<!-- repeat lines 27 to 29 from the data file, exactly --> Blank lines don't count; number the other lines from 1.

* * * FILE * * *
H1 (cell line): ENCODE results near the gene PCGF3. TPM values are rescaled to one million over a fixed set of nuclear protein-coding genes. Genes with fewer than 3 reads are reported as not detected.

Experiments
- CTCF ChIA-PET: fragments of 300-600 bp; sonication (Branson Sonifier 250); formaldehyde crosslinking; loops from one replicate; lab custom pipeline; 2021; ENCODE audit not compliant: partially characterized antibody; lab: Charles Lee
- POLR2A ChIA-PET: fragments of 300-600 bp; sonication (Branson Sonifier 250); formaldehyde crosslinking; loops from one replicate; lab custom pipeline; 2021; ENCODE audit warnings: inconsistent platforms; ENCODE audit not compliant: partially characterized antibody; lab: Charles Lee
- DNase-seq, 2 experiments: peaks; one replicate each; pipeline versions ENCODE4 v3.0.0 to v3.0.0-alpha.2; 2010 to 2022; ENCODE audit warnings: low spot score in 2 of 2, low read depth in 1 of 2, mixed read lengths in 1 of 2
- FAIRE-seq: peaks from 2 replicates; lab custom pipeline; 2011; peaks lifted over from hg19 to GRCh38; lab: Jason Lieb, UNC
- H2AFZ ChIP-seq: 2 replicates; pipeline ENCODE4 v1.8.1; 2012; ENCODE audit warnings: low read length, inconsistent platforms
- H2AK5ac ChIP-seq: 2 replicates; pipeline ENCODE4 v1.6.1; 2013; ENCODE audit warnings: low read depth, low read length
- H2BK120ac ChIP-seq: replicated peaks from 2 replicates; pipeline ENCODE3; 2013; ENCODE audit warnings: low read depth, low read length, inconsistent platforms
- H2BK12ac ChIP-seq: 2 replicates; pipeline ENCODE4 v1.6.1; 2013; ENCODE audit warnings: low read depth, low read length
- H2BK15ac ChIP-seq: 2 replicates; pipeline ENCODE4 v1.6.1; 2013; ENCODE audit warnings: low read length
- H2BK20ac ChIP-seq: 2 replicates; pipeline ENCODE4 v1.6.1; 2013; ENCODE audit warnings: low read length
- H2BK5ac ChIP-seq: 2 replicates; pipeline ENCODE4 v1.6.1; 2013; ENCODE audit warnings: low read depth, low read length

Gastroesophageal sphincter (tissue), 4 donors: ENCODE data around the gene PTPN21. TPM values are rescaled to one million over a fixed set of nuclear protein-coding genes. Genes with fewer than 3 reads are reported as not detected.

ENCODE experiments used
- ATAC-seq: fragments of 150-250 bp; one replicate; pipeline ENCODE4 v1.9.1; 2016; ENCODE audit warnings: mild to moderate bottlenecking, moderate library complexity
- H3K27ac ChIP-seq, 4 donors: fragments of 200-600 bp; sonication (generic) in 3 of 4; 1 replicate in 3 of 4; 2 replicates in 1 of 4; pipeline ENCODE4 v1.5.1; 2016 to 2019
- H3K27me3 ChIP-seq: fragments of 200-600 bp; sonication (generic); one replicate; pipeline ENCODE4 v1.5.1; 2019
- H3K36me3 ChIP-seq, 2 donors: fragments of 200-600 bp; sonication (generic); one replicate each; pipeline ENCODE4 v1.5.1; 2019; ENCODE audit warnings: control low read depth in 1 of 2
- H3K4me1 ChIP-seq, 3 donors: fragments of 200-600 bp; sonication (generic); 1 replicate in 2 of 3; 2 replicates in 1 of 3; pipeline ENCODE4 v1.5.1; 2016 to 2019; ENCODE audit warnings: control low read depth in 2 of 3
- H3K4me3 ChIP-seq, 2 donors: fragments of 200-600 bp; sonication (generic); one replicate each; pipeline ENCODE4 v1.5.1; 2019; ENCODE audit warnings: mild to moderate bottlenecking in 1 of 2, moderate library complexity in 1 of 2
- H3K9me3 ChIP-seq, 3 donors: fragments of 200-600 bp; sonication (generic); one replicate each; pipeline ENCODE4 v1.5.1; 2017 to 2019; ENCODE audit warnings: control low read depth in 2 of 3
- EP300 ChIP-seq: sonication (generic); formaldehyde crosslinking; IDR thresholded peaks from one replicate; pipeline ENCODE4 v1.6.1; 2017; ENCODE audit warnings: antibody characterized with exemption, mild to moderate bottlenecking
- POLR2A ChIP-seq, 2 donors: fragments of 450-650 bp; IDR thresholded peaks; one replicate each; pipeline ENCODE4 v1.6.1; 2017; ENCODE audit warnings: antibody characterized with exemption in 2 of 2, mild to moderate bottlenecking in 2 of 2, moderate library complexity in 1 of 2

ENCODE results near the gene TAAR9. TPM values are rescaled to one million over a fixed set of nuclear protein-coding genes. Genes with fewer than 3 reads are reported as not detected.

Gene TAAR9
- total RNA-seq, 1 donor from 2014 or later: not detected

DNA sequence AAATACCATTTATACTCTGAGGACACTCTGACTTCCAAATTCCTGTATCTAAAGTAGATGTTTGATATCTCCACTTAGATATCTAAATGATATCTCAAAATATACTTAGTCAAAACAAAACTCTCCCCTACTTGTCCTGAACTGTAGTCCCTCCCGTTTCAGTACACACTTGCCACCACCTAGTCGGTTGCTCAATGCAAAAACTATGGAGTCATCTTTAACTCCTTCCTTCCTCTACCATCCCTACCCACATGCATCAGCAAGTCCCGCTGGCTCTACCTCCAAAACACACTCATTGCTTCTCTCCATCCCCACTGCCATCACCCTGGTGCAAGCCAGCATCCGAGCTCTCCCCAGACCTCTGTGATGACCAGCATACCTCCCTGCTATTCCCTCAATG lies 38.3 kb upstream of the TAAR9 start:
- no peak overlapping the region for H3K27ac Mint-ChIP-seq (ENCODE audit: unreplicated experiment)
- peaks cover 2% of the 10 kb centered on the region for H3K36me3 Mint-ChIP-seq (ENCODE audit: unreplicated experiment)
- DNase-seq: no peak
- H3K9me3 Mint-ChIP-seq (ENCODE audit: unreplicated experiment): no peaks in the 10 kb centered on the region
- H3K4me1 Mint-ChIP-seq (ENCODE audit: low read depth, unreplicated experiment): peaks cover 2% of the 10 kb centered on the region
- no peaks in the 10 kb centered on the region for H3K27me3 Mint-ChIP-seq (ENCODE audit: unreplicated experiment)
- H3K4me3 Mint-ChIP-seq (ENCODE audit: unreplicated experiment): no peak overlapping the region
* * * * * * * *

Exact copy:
- total RNA-seq, 1 donor from 2014 or later: not detected

DNA sequence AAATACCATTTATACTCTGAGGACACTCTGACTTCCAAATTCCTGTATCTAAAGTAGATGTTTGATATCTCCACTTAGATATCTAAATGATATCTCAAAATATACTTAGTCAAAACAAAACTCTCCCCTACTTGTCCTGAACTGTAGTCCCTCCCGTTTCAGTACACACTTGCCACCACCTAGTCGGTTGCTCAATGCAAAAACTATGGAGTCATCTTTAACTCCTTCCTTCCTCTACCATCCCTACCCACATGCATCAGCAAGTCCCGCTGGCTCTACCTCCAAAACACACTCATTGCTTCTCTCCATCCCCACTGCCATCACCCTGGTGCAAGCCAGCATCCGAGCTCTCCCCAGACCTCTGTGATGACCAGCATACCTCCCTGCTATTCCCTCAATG lies 38.3 kb upstream of the TAAR9 start:
- no peak overlapping the region for H3K27ac Mint-ChIP-seq (ENCODE audit: unreplicated experiment)